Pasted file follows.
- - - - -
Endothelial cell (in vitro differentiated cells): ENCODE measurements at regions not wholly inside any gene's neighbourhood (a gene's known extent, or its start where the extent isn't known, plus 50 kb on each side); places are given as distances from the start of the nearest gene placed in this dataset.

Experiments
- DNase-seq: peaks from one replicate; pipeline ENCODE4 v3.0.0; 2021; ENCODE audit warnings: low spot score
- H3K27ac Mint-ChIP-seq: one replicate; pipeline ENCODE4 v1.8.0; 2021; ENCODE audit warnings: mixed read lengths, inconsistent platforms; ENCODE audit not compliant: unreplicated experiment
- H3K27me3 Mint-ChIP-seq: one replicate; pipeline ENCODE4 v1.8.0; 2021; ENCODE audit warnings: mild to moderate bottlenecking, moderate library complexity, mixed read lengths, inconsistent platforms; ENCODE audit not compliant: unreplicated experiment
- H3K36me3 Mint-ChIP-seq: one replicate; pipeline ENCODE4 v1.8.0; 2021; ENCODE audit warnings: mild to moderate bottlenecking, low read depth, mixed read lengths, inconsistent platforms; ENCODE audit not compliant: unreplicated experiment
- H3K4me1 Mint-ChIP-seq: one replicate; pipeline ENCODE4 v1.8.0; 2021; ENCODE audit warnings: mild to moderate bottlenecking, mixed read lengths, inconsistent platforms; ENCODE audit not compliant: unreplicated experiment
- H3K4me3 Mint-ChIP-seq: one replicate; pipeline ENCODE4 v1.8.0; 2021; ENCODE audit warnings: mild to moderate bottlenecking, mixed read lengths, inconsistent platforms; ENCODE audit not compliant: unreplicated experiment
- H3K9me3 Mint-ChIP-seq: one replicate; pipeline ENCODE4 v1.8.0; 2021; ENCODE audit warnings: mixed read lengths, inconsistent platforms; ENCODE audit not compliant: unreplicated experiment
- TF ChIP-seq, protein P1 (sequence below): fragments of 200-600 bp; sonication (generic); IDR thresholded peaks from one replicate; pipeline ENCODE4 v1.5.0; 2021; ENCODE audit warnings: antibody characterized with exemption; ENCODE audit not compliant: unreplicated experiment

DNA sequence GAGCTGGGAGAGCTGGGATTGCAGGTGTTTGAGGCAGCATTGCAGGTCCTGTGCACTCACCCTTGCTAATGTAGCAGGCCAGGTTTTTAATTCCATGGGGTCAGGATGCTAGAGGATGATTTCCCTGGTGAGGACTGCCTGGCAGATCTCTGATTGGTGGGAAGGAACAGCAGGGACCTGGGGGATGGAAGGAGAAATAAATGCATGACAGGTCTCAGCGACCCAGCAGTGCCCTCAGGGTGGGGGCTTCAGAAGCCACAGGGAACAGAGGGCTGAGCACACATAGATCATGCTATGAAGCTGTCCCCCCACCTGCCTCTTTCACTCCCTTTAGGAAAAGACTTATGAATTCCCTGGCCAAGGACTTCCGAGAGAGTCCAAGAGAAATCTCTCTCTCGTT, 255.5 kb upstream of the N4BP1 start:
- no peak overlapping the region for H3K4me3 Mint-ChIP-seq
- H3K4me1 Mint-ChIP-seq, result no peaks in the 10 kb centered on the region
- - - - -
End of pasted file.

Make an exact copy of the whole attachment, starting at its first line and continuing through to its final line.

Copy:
Endothelial cell (in vitro differentiated cells): ENCODE measurements at regions not wholly inside any gene's neighbourhood (a gene's known extent, or its start where the extent isn't known, plus 50 kb on each side); places are given as distances from the start of the nearest gene placed in this dataset.

Experiments
- DNase-seq: peaks from one replicate; pipeline ENCODE4 v3.0.0; 2021; ENCODE audit warnings: low spot score
- H3K27ac Mint-ChIP-seq: one replicate; pipeline ENCODE4 v1.8.0; 2021; ENCODE audit warnings: mixed read lengths, inconsistent platforms; ENCODE audit not compliant: unreplicated experiment
- H3K27me3 Mint-ChIP-seq: one replicate; pipeline ENCODE4 v1.8.0; 2021; ENCODE audit warnings: mild to moderate bottlenecking, moderate library complexity, mixed read lengths, inconsistent platforms; ENCODE audit not compliant: unreplicated experiment
- H3K36me3 Mint-ChIP-seq: one replicate; pipeline ENCODE4 v1.8.0; 2021; ENCODE audit warnings: mild to moderate bottlenecking, low read depth, mixed read lengths, inconsistent platforms; ENCODE audit not compliant: unreplicated experiment
- H3K4me1 Mint-ChIP-seq: one replicate; pipeline ENCODE4 v1.8.0; 2021; ENCODE audit warnings: mild to moderate bottlenecking, mixed read lengths, inconsistent platforms; ENCODE audit not compliant: unreplicated experiment
- H3K4me3 Mint-ChIP-seq: one replicate; pipeline ENCODE4 v1.8.0; 2021; ENCODE audit warnings: mild to moderate bottlenecking, mixed read lengths, inconsistent platforms; ENCODE audit not compliant: unreplicated experiment
- H3K9me3 Mint-ChIP-seq: one replicate; pipeline ENCODE4 v1.8.0; 2021; ENCODE audit warnings: mixed read lengths, inconsistent platforms; ENCODE audit not compliant: unreplicated experiment
- TF ChIP-seq, protein P1 (sequence below): fragments of 200-600 bp; sonication (generic); IDR thresholded peaks from one replicate; pipeline ENCODE4 v1.5.0; 2021; ENCODE audit warnings: antibody characterized with exemption; ENCODE audit not compliant: unreplicated experiment

DNA sequence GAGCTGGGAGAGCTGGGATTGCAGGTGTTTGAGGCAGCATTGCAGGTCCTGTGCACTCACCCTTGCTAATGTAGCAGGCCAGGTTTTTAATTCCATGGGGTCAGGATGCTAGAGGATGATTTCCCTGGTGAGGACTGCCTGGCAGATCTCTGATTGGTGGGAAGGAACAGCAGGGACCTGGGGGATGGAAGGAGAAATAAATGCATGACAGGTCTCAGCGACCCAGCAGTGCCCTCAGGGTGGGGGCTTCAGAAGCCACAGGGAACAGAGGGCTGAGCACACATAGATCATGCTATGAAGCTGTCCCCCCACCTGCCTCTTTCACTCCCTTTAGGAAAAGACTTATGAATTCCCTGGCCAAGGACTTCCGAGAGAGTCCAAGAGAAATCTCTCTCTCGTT, 255.5 kb upstream of the N4BP1 start:
- no peak overlapping the region for H3K4me3 Mint-ChIP-seq
- H3K4me1 Mint-ChIP-seq, result no peaks in the 10 kb centered on the region